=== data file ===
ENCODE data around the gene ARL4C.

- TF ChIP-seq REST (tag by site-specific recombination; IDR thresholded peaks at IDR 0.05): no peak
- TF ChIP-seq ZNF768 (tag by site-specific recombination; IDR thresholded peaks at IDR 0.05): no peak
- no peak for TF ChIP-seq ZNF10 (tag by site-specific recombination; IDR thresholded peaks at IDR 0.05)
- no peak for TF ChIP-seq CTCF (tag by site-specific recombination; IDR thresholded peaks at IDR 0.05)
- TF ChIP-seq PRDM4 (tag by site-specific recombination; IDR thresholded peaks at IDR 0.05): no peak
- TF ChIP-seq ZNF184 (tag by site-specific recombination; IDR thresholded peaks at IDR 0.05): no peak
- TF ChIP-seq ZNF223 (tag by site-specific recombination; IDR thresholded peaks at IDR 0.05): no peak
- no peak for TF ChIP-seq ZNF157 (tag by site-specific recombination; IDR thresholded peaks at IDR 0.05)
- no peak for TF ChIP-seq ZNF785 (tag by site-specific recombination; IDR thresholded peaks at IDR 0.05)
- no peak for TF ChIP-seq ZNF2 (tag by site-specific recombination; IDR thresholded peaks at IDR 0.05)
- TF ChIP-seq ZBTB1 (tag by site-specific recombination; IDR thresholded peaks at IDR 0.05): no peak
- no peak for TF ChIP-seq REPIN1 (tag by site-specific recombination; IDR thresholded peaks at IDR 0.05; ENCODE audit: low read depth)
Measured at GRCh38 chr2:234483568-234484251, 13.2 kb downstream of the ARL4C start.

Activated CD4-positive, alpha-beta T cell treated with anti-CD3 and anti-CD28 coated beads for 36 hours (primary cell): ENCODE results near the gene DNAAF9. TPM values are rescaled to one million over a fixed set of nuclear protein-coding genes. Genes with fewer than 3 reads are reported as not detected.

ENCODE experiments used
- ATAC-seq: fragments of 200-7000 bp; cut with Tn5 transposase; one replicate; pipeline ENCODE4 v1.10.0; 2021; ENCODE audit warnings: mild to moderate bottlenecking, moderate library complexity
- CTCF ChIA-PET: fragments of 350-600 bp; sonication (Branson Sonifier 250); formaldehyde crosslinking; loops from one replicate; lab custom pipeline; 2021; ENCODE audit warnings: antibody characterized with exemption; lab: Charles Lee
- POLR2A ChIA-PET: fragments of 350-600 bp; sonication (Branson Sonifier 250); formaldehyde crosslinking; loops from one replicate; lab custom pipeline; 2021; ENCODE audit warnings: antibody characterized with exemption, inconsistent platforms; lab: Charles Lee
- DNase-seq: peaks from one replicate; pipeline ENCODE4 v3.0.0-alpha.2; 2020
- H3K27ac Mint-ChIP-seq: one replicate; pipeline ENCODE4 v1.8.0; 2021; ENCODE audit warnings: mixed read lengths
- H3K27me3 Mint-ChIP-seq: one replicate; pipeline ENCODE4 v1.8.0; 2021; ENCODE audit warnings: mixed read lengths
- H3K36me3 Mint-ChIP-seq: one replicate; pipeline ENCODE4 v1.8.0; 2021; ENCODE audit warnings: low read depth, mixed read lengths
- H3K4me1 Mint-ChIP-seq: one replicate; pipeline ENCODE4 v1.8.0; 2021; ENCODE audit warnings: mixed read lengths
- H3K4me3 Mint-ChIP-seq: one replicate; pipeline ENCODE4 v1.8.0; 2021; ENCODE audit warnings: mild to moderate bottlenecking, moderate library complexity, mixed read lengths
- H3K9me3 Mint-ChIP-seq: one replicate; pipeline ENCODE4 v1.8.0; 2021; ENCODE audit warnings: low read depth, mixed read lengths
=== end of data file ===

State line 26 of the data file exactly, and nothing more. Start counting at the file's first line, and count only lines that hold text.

- H3K9me3 Mint-ChIP-seq: one replicate; pipeline ENCODE4 v1.8.0; 2021; ENCODE audit warnings: low read depth, mixed read lengths